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He always encouraged us to think for ourselves, to oppose external impositions that want to determine our path, because he sowed in us the firm conviction that truth and happiness are our own search, that it has risks, yes, but that, above all , is what fills our life with meaning.
Foto cortesía de Miguel Zapata y Libia Zapata
If we understand the human being as a rational being, who lives in society and is in search of truth, beauty and happiness, we can understand Jeangros' idea of education: giving the person the possibility of finding the necessary tools for you to build your identity.
Already from Greek philosophy, the question why is the human being and what is the meaning of his life has determined the development of thought in all its manifestations, in the attempt to find a satisfactory and coherent answer that, however, given the The fickleness of history is always provisional. But the thought never stops, and the human being always looks for new ways to understand his history, his environment, his time, and give him a new answer to the fundamental question.
In this sense, culture, as a manifestation of thought at a specific historical moment, is a way of life. This implies a way of relating to others, a commitment to the development of literature, of history, of philosophy, of science, in a word: of civilization. Therefore, it is essential that human beings understand the intersections between knowledge and have a critical vision of reality, in order to build their personal identity and a system of values and skills that allow them to establish human and social relationships that promote their development. personal and that of the community in which you live.
Thus, education is a process in which the student must find the search for tools so that he runs the risk of thinking for himself, for the sake of his freedom, so that he does not allow himself to be carried away by ideologies that are imposed on him from outside and that they try to give it an identity without foundation. In this process, simplicity, which is not the same as superficiality, and austerity are essential to always seek what is essential and true; the criterion of reality, which goes against the provisional aspect.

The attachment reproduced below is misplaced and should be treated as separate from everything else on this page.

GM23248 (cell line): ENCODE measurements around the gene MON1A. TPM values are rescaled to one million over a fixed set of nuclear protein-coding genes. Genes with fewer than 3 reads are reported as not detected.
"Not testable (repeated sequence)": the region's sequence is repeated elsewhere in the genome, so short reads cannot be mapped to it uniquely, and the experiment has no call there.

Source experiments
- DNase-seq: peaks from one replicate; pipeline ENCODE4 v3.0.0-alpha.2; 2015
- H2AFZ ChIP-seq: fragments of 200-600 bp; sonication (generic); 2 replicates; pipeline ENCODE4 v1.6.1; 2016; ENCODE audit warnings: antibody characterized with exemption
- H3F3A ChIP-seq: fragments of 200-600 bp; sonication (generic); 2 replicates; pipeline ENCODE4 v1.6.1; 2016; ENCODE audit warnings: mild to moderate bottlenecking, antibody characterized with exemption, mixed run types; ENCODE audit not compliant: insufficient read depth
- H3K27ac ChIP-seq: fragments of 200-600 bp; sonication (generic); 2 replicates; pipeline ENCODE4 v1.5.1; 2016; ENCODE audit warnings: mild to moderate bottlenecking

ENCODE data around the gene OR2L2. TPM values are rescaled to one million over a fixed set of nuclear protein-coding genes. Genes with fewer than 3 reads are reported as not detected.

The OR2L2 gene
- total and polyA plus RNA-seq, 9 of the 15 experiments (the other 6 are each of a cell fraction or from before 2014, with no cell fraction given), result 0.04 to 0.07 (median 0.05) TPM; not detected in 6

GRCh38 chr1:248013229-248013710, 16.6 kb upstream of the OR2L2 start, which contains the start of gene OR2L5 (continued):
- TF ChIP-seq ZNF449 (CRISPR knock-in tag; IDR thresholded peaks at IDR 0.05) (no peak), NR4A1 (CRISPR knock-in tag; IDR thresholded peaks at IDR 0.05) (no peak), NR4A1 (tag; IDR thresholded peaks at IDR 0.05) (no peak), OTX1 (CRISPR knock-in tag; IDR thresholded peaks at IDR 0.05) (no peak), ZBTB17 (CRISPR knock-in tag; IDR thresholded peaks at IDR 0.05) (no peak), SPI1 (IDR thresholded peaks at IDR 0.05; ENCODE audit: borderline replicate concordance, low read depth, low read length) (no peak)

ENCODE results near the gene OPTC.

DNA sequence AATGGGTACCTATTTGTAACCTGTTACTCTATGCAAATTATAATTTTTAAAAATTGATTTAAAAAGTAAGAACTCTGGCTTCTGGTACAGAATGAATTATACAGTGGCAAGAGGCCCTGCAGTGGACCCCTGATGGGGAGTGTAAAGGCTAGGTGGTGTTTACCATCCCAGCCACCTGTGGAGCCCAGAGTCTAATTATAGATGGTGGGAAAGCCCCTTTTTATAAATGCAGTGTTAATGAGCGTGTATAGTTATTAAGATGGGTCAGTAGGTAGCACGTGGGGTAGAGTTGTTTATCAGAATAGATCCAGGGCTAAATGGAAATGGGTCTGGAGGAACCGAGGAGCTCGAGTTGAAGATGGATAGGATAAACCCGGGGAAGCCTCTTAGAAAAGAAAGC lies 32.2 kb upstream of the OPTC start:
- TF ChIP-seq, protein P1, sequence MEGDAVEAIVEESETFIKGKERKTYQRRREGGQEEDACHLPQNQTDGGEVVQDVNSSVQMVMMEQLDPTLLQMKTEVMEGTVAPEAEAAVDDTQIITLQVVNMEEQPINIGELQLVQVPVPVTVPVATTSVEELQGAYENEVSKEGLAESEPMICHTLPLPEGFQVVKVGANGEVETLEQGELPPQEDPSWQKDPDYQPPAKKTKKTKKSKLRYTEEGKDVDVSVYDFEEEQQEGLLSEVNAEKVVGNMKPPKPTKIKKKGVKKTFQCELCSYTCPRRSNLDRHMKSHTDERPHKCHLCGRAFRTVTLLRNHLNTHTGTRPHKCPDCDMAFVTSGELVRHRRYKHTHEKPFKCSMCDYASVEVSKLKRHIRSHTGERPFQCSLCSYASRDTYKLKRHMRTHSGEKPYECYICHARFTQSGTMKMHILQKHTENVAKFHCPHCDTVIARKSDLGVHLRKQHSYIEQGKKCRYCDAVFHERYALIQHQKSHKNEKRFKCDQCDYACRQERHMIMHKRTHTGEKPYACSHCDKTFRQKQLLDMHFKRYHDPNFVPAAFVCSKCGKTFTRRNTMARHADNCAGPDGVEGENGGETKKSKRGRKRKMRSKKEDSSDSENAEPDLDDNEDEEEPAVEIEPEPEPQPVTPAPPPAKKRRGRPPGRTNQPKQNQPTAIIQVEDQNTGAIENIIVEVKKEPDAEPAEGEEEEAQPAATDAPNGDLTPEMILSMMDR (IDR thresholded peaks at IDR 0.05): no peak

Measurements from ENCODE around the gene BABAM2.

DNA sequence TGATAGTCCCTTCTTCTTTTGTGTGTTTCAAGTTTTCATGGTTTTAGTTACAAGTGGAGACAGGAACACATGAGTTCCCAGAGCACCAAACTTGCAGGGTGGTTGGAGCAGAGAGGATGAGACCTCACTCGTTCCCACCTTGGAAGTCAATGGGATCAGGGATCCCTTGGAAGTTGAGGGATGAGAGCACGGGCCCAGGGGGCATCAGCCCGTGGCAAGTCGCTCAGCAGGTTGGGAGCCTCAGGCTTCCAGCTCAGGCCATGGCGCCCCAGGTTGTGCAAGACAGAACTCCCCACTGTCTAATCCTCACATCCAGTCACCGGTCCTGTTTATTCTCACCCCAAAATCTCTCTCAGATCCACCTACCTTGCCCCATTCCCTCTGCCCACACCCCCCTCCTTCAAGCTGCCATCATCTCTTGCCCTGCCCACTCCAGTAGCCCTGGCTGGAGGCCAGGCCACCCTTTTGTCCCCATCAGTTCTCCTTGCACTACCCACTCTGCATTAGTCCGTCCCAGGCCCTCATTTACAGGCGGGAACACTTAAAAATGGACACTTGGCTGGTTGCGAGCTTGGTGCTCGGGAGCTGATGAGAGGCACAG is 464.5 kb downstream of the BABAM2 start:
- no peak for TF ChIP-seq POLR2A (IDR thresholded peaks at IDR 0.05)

A humanistic education, then, favors adequate literary, historical, philosophical and scientific training to understand the role of the individual in the development of civilization and the construction of personal and social identity. It provides you with the necessary tools to understand the value of artistic manifestations in their historical context; teaches you to have communication experiences with other cultures in an intercultural perspective.
That is why we wanted to pay this tribute to Monsieur, to encourage young people to follow their own path, to risk seeking beyond the obvious, to widen the limits they encounter. And we do it by sharing our life experience. It is the experience of four Refousians who have dedicated themselves to building their identity, giving meaning to their search for truth and happiness from four different areas: Andrés Villaveces, from mathematics; Gaspar Hoyos, from music; Carolina Salamanca, from philosophy; Adolfo Sánchez, from education. They are life experiences guided by that idea of being human that Jeangros had, by his humanistic desire to find the meaning of life.
The twelve texts that make up this tribute will give us elements to continue thinking about who Monsieur was and how the Réfous embodies what he was. And this exercise in rethinking Monsieur and his way of making his ideas concrete will help us to nourish ourselves on the Réfous to keep curiosity, rebellion, the desire to find truth, security and beauty alive.